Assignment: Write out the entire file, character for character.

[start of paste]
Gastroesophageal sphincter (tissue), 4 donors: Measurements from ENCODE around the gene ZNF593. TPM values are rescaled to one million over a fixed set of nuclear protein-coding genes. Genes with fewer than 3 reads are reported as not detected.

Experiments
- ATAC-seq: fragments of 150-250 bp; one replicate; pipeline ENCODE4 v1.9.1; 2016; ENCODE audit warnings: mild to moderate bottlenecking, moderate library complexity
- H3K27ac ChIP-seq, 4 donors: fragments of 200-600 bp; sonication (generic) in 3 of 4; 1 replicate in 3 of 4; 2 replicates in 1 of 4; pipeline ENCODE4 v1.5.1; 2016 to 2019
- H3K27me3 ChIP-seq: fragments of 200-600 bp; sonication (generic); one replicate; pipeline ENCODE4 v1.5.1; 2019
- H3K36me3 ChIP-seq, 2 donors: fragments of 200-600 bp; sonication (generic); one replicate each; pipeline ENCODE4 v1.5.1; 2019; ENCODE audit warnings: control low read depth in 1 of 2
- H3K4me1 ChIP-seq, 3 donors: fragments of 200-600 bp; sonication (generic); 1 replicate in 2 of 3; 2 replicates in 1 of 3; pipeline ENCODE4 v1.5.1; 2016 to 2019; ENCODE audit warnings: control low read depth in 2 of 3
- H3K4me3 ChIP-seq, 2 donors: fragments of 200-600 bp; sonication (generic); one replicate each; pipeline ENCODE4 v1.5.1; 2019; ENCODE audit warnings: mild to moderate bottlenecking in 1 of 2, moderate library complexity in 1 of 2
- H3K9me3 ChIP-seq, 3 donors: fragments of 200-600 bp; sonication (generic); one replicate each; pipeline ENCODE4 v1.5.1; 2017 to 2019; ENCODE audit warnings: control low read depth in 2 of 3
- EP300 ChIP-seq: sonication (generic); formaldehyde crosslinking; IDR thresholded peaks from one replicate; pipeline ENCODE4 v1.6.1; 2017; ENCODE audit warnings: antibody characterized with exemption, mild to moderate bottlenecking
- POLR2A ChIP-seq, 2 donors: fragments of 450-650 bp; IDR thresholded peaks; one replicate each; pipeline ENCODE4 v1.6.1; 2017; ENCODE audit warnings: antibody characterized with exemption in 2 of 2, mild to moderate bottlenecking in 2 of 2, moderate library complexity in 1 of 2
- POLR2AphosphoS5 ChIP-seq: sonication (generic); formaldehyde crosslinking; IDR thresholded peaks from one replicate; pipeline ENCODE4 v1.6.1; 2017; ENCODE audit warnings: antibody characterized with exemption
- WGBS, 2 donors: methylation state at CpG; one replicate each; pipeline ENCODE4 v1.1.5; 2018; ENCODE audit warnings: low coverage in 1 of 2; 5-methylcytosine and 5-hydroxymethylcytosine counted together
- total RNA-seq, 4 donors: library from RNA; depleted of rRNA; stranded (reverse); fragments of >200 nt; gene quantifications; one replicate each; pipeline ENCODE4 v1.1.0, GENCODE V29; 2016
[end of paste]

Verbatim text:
Gastroesophageal sphincter (tissue), 4 donors: Measurements from ENCODE around the gene ZNF593. TPM values are rescaled to one million over a fixed set of nuclear protein-coding genes. Genes with fewer than 3 reads are reported as not detected.

Experiments
- ATAC-seq: fragments of 150-250 bp; one replicate; pipeline ENCODE4 v1.9.1; 2016; ENCODE audit warnings: mild to moderate bottlenecking, moderate library complexity
- H3K27ac ChIP-seq, 4 donors: fragments of 200-600 bp; sonication (generic) in 3 of 4; 1 replicate in 3 of 4; 2 replicates in 1 of 4; pipeline ENCODE4 v1.5.1; 2016 to 2019
- H3K27me3 ChIP-seq: fragments of 200-600 bp; sonication (generic); one replicate; pipeline ENCODE4 v1.5.1; 2019
- H3K36me3 ChIP-seq, 2 donors: fragments of 200-600 bp; sonication (generic); one replicate each; pipeline ENCODE4 v1.5.1; 2019; ENCODE audit warnings: control low read depth in 1 of 2
- H3K4me1 ChIP-seq, 3 donors: fragments of 200-600 bp; sonication (generic); 1 replicate in 2 of 3; 2 replicates in 1 of 3; pipeline ENCODE4 v1.5.1; 2016 to 2019; ENCODE audit warnings: control low read depth in 2 of 3
- H3K4me3 ChIP-seq, 2 donors: fragments of 200-600 bp; sonication (generic); one replicate each; pipeline ENCODE4 v1.5.1; 2019; ENCODE audit warnings: mild to moderate bottlenecking in 1 of 2, moderate library complexity in 1 of 2
- H3K9me3 ChIP-seq, 3 donors: fragments of 200-600 bp; sonication (generic); one replicate each; pipeline ENCODE4 v1.5.1; 2017 to 2019; ENCODE audit warnings: control low read depth in 2 of 3
- EP300 ChIP-seq: sonication (generic); formaldehyde crosslinking; IDR thresholded peaks from one replicate; pipeline ENCODE4 v1.6.1; 2017; ENCODE audit warnings: antibody characterized with exemption, mild to moderate bottlenecking
- POLR2A ChIP-seq, 2 donors: fragments of 450-650 bp; IDR thresholded peaks; one replicate each; pipeline ENCODE4 v1.6.1; 2017; ENCODE audit warnings: antibody characterized with exemption in 2 of 2, mild to moderate bottlenecking in 2 of 2, moderate library complexity in 1 of 2
- POLR2AphosphoS5 ChIP-seq: sonication (generic); formaldehyde crosslinking; IDR thresholded peaks from one replicate; pipeline ENCODE4 v1.6.1; 2017; ENCODE audit warnings: antibody characterized with exemption
- WGBS, 2 donors: methylation state at CpG; one replicate each; pipeline ENCODE4 v1.1.5; 2018; ENCODE audit warnings: low coverage in 1 of 2; 5-methylcytosine and 5-hydroxymethylcytosine counted together
- total RNA-seq, 4 donors: library from RNA; depleted of rRNA; stranded (reverse); fragments of >200 nt; gene quantifications; one replicate each; pipeline ENCODE4 v1.1.0, GENCODE V29; 2016